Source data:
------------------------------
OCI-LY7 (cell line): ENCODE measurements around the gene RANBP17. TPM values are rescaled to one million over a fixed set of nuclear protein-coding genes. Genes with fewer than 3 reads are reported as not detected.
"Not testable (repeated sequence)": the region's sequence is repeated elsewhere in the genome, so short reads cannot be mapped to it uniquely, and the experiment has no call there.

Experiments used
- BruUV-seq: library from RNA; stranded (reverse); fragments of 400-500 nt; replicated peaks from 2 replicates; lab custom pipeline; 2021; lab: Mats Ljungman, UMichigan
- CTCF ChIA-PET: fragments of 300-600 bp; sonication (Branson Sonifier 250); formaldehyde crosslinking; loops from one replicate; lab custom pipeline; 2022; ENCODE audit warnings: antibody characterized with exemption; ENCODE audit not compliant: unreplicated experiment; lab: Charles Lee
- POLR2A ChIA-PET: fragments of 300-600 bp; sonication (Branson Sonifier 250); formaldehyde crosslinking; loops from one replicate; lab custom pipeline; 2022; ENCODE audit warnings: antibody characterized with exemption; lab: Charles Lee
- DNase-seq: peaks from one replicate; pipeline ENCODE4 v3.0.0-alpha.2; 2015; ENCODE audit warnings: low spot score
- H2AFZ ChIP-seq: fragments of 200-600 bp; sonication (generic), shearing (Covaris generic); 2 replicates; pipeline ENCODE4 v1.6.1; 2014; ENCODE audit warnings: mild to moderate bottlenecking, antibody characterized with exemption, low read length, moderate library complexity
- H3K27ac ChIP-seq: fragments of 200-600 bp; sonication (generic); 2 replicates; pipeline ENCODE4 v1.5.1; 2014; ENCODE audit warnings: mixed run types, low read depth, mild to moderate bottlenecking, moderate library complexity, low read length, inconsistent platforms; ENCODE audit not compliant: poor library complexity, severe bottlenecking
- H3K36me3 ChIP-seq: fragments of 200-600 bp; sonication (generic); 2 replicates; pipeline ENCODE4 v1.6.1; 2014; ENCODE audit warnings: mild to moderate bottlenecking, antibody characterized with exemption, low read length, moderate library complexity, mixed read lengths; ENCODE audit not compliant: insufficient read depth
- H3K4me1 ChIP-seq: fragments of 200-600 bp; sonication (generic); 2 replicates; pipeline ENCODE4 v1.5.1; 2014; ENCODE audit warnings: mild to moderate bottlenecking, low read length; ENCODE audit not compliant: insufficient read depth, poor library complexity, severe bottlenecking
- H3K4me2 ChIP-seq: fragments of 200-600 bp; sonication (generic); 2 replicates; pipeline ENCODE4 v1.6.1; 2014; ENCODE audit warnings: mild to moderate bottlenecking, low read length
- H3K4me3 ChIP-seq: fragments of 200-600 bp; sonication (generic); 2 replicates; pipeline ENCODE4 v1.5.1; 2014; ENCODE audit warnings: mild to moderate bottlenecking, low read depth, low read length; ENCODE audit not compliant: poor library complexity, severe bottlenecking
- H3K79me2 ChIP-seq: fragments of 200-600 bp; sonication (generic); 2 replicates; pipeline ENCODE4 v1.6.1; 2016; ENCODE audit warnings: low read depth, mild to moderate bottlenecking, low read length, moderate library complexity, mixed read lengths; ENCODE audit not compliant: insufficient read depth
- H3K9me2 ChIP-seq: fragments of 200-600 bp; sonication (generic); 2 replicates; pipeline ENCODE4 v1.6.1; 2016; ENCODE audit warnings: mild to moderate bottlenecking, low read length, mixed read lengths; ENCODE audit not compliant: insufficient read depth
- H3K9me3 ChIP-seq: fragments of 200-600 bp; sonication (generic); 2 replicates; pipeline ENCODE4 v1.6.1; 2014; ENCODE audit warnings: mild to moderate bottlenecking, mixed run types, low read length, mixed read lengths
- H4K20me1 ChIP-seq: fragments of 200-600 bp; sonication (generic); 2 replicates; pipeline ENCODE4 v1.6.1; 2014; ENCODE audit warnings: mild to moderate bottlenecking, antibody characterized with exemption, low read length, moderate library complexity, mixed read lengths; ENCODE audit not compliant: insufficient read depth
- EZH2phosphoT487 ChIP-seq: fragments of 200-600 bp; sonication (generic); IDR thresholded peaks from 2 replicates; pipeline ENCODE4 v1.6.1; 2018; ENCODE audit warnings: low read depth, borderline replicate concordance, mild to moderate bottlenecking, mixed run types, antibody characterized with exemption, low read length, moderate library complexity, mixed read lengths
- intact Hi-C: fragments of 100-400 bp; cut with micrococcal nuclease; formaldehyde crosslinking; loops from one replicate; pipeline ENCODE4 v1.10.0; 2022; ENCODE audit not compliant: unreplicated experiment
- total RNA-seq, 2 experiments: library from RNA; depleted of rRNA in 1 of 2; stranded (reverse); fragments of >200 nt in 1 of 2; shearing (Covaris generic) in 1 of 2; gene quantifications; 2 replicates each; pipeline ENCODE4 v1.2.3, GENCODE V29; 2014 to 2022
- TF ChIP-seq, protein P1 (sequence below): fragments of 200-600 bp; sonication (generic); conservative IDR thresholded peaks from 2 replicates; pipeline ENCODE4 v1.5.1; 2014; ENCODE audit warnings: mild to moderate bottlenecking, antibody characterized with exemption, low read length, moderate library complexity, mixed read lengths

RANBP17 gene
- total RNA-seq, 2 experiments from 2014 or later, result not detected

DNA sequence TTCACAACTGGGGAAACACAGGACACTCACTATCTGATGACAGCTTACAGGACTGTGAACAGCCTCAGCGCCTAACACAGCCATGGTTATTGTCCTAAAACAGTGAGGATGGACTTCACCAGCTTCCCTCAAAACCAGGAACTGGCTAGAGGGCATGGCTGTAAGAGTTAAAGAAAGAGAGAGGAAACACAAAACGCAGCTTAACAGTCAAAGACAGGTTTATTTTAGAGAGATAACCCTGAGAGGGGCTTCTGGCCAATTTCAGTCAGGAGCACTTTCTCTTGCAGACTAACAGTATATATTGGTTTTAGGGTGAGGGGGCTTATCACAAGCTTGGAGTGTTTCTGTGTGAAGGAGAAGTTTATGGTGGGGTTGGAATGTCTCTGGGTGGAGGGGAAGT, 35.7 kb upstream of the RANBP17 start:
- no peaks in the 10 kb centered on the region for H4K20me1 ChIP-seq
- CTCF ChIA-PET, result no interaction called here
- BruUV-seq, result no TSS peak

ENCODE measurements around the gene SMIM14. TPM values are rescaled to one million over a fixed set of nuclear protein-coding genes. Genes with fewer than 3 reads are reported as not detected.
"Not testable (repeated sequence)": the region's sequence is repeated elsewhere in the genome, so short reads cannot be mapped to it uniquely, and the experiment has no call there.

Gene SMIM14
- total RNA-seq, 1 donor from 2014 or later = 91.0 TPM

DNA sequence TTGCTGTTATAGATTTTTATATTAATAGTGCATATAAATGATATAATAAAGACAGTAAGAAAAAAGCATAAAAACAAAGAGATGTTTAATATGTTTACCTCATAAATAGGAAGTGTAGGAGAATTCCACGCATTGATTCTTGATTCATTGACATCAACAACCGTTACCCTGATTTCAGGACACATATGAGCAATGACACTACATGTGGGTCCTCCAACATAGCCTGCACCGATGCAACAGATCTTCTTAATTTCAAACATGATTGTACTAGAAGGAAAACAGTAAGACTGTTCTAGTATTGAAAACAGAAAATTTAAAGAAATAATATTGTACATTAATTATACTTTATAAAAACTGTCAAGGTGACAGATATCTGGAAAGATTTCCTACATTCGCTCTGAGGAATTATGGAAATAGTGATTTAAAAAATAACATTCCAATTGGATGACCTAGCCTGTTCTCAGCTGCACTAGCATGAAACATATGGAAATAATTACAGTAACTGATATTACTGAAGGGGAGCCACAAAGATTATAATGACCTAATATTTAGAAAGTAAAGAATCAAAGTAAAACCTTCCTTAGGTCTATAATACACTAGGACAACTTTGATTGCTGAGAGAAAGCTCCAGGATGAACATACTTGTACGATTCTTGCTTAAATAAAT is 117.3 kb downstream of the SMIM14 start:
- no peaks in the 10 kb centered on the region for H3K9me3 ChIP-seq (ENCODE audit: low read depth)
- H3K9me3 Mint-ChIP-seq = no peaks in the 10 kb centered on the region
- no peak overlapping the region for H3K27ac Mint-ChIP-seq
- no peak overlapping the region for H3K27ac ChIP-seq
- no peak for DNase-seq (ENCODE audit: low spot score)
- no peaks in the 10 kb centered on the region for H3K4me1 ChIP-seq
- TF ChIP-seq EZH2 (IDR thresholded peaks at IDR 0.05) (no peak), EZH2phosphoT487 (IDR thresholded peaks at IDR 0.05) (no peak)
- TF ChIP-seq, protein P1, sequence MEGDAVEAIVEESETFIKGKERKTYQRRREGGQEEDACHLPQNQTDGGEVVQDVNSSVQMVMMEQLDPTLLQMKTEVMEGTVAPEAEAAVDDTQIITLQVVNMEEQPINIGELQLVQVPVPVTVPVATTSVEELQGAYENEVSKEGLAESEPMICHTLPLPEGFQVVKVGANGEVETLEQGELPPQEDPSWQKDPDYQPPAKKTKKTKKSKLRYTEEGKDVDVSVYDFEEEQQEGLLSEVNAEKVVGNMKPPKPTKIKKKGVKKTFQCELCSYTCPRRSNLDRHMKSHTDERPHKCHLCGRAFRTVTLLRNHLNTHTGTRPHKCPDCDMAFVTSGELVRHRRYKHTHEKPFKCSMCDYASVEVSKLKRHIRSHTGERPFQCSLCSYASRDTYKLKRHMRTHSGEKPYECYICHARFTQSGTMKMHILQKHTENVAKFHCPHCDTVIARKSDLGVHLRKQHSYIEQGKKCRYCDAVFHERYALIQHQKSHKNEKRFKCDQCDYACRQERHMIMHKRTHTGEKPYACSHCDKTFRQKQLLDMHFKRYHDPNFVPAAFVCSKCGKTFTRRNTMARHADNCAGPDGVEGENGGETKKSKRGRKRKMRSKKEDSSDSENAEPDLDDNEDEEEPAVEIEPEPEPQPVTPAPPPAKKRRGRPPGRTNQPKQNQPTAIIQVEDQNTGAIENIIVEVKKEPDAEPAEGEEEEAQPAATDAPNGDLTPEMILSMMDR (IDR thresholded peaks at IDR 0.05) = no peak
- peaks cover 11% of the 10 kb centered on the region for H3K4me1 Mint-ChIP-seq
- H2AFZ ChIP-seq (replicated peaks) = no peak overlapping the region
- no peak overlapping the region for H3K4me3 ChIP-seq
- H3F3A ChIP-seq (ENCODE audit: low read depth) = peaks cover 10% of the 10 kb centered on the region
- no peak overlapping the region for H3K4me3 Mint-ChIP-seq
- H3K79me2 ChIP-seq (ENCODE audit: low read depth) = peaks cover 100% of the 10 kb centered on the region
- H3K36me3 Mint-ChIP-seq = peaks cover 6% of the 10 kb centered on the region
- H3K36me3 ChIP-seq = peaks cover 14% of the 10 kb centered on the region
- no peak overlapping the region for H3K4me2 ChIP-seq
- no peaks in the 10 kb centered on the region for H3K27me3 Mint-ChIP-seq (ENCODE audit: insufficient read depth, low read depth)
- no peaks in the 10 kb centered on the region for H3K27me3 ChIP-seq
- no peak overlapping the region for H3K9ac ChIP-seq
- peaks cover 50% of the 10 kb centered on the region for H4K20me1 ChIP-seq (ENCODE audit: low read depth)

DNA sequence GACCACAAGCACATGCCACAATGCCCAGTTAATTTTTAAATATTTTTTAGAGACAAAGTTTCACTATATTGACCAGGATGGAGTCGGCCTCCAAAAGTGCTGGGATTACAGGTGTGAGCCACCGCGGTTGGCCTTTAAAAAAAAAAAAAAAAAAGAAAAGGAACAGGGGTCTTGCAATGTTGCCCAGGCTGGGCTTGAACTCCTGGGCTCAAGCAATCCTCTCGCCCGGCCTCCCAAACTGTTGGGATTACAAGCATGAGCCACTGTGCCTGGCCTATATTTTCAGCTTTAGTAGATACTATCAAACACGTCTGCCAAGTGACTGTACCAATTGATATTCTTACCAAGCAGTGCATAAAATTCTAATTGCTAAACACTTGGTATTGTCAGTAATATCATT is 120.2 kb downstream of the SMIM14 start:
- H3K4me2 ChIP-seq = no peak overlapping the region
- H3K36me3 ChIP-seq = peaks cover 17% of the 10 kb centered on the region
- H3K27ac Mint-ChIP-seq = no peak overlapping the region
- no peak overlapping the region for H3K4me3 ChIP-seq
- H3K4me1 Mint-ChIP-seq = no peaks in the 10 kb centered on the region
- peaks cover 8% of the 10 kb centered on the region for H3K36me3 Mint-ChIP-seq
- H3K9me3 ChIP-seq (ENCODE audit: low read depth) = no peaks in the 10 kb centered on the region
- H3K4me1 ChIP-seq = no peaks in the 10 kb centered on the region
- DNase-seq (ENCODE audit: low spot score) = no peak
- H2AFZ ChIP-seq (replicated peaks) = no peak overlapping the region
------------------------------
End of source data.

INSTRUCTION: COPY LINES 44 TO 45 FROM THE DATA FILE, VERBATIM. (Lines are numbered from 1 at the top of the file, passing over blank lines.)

- H3F3A ChIP-seq (ENCODE audit: low read depth) = peaks cover 10% of the 10 kb centered on the region
- no peak overlapping the region for H3K4me3 Mint-ChIP-seq